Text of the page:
It Does Matter   Leave a comment


Note: This is part 1 of a series about naming objects.

What would you call this if you had never seen or heard of it before?


“It doesn’t matter what you would call it!”

Now, Rock, that’s not true. Let’s take a look.

If we come across an object with which we’re unfamiliar, there are several methods we could apply to attempt to place an adequate label on the object. We can name it by its shape (triangle!), its color (think fruit), its function, its similarity to a familiar object, or its material (The Rock?).

The quality of the object we want to describe is the quality that seems most important, the quality that does the best job of describing its meaning to the average person- we  will call this the essential quality. The philosophy of essentialism, in which objects each have an essence about them defining what they are and what they aspire to be/do, will be used as a guide (though it may have little merit outside exercises such as this).


Imagine your friend is trapped in a ten-foot steel cube with ten unnamed objects on the floor. One safety object will transport your friend home, but touching any of the others will electrocute and kill him. You have a duplicate safety object that allows you to transmit one word to the steel cube. What word do you use to describe this object to your friend so he can identify the safety object in the cube and transport to safety?

There doesn’t seem to be a single type of quality that does well to describe every object we know in a crisp and succinct manner. Different objects, as we conceive them and utilize them, have different qualities that stick out to us as the most important. Here are a few methods for choosing the essential quality.

Material
Some objects, regardless of shape or function, are named after what they’re made of either because the material itself is special or the name of the material implies in our culture what its function can be. What do you call a quasi-trapezoidal handheld device with a metal plate on its underside that becomes very hot and useful for removing wrinkles from linen?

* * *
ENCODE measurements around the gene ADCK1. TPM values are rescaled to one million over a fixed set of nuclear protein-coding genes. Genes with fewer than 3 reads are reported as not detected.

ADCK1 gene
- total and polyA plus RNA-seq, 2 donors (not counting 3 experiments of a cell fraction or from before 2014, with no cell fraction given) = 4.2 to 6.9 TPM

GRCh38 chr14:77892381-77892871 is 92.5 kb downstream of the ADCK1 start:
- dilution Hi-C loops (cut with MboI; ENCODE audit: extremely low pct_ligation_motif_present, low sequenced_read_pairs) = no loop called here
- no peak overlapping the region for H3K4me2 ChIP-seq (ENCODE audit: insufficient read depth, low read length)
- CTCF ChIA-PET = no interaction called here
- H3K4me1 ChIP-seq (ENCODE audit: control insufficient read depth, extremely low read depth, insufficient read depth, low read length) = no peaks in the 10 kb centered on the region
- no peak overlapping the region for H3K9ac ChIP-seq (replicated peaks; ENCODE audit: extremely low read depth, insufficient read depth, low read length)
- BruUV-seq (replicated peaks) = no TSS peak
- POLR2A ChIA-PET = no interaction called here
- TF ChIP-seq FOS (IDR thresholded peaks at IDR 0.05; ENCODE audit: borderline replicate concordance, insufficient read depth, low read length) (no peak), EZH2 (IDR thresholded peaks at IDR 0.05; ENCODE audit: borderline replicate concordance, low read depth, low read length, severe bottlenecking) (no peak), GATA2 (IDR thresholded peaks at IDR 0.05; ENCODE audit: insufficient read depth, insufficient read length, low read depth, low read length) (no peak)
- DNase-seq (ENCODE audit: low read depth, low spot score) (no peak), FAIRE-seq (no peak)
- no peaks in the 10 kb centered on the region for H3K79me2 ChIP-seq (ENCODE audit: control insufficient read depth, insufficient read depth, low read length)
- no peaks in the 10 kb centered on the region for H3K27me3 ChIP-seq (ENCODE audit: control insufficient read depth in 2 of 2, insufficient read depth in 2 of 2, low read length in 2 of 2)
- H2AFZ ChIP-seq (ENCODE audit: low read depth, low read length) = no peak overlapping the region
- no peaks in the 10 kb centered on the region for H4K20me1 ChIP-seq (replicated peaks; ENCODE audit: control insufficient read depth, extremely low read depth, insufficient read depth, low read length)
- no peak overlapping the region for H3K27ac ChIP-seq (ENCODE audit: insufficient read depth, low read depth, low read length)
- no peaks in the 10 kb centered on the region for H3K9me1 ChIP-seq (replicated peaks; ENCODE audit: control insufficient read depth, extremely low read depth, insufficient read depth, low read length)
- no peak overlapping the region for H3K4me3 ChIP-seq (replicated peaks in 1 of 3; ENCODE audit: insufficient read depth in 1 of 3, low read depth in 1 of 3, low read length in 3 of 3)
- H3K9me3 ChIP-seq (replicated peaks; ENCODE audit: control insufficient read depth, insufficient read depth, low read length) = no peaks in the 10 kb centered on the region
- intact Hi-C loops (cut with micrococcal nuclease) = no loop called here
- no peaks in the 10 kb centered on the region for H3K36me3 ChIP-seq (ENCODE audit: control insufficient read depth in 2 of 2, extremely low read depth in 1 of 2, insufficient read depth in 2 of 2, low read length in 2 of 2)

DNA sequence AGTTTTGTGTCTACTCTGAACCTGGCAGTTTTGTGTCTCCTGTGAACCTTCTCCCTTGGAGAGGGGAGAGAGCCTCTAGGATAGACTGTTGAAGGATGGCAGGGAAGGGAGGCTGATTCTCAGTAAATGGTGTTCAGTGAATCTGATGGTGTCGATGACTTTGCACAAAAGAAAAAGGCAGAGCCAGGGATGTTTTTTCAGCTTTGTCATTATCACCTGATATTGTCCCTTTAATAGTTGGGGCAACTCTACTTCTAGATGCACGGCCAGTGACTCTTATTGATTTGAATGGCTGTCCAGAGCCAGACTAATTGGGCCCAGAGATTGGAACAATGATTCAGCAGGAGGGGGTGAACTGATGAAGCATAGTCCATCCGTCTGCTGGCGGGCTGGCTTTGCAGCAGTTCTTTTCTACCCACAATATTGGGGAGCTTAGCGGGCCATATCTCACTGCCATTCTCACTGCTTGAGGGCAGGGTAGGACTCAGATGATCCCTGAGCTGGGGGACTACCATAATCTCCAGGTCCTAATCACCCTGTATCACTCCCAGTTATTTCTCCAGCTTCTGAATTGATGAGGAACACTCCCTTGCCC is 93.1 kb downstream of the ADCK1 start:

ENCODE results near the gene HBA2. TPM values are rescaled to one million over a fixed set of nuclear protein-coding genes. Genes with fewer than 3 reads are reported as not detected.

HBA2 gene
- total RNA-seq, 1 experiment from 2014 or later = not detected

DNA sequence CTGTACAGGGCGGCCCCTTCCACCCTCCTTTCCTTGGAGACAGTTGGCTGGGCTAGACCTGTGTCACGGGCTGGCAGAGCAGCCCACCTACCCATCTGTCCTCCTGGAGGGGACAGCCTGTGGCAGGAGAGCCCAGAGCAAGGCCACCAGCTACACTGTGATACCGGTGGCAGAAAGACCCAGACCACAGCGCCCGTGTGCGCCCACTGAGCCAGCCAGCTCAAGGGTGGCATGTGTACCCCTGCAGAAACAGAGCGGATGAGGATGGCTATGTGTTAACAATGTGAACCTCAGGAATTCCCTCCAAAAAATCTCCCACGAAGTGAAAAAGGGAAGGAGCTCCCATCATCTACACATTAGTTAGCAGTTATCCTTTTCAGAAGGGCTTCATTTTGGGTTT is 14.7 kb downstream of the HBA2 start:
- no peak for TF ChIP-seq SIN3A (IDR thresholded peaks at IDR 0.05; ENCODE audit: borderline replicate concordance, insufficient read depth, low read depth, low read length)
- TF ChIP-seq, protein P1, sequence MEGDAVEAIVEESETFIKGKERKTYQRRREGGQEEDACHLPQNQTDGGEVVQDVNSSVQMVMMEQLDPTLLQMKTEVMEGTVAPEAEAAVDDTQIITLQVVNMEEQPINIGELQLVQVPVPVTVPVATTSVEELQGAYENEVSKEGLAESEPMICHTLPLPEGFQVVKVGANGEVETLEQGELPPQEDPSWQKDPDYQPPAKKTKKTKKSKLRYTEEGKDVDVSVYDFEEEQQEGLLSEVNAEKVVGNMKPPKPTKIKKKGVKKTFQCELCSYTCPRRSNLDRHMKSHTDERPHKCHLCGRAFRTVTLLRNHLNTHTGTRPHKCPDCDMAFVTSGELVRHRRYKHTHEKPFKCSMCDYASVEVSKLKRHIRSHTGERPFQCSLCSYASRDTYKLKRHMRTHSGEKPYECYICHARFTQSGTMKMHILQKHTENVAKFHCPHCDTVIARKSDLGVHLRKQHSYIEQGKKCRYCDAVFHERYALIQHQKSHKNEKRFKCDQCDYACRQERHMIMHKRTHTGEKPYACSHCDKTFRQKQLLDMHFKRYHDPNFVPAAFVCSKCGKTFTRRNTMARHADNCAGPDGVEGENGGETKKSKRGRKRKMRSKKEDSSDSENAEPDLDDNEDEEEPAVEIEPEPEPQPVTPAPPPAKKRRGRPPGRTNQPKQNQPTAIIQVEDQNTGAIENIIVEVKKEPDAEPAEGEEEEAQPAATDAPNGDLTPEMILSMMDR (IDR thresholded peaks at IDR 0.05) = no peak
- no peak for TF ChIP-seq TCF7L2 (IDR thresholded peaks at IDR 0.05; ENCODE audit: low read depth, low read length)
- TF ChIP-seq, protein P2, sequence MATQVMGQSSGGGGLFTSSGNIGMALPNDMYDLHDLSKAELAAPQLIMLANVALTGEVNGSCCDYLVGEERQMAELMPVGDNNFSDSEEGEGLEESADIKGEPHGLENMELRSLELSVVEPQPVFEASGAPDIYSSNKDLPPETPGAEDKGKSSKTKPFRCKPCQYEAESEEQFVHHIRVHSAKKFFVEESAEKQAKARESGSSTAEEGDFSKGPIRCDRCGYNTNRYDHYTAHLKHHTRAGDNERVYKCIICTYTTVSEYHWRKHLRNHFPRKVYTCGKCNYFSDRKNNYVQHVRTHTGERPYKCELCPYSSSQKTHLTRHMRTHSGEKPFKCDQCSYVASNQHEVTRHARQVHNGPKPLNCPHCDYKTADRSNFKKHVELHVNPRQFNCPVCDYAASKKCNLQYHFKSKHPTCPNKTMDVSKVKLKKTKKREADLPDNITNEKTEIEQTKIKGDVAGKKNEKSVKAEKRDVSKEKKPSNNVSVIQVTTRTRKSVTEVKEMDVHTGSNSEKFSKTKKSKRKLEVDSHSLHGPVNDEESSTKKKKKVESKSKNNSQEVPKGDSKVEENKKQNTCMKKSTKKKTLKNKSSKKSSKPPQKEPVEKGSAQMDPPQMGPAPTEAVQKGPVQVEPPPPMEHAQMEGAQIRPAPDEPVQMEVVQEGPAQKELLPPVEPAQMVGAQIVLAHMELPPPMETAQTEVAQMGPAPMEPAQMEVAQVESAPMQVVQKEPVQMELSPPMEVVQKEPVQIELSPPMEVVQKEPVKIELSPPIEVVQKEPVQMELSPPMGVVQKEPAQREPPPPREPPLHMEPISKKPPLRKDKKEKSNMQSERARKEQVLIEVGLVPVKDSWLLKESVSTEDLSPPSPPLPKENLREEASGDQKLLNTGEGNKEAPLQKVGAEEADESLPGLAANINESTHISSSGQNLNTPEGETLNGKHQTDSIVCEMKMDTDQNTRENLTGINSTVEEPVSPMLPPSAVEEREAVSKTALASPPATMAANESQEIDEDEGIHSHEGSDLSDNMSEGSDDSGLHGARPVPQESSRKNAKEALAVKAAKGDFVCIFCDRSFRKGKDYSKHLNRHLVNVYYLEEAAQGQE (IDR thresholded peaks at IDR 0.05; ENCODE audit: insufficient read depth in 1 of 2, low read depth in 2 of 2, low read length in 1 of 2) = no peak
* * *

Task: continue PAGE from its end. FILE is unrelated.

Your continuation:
We call it an iron, the material of its  most important and functional component. Describing it’s shape or how it works do nothing to reveal the essence of an iron, and the heat and wrinkle-pressing qualities would prove loquacious to illustrate. The iron underside is perhaps the most essential quality of the iron, definitely it’s most concisely definable important quality.

But an iron is also a golf club, one whose shape and scope of utility would take long-winded descriptions. An object tends to be named after its material when describing its shape or function becomes difficult or overlong, and the material is a man-made material you wouldn’t find in a pristine forest.

What do you call an object meant for holding liquid to be consumed in sips? A drink holder? Hollow concave cylinder? If it’s made of glass, we call it a glass. Things made of glass have a striking quality in our culture because we know glass is pretty and delicate. Its material is important, but not essential to its function. Plastic or metal or wood or porcelain can do the job just as well as glass, but we know what a glass is.

So what do we call an apparatus fashioned to rest upon the ears and nose with transparent lenses that cover the eyes, their purpose being to finely calibrate a person’s vision? Vision improvers? Eye windows? Ear mounts? Their vision-fixing abilities seem to be the main function, and a very important function, but how can you describe this quality? Is not the essence of glasses their purpose and goal to fix your vision? It is, but we don’t have enough good words to really describe that, so we go with the next best quality. Glass is unique to us for being transparent, glossy, and fragile. You don’t use glass without a specific purpose in mind. Let’s call them glasses.

We’ll stop here for the time being, picking up later with how an object’s shape can be its most describable essential quality.

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Posted February 8, 2010 by Wada in Uncategorized

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